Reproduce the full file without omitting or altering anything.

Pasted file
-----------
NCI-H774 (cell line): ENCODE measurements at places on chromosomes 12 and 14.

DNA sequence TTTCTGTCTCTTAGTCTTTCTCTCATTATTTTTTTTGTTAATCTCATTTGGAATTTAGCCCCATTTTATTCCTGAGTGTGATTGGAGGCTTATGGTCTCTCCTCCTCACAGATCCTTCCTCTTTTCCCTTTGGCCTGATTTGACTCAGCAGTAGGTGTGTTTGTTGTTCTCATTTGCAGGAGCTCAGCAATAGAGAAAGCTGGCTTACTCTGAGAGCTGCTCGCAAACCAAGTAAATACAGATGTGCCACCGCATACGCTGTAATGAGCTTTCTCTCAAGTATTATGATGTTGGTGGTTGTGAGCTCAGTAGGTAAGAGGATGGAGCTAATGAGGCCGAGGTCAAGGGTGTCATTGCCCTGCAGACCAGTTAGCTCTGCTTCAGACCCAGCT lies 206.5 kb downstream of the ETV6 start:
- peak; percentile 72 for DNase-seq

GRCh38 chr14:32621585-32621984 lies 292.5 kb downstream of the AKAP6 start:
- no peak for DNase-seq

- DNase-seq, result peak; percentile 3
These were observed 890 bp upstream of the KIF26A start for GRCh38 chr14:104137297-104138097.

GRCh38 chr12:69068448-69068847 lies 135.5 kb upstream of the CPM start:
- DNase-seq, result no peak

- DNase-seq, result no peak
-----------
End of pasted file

NCI-H774 (cell line): ENCODE measurements at places on chromosomes 12 and 14.

DNA sequence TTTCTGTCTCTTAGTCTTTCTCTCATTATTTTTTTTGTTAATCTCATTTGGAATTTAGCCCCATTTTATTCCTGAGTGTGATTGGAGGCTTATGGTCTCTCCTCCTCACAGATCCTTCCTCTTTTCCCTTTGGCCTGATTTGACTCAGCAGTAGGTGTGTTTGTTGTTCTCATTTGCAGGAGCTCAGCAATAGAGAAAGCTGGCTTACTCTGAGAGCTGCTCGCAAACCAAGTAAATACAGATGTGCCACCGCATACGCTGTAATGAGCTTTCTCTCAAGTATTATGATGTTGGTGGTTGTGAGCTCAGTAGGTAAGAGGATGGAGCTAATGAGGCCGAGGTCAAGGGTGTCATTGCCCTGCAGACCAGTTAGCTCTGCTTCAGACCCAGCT lies 206.5 kb downstream of the ETV6 start:
- peak; percentile 72 for DNase-seq

GRCh38 chr14:32621585-32621984 lies 292.5 kb downstream of the AKAP6 start:
- no peak for DNase-seq

- DNase-seq, result peak; percentile 3
These were observed 890 bp upstream of the KIF26A start for GRCh38 chr14:104137297-104138097.

GRCh38 chr12:69068448-69068847 lies 135.5 kb upstream of the CPM start:
- DNase-seq, result no peak

- DNase-seq, result no peak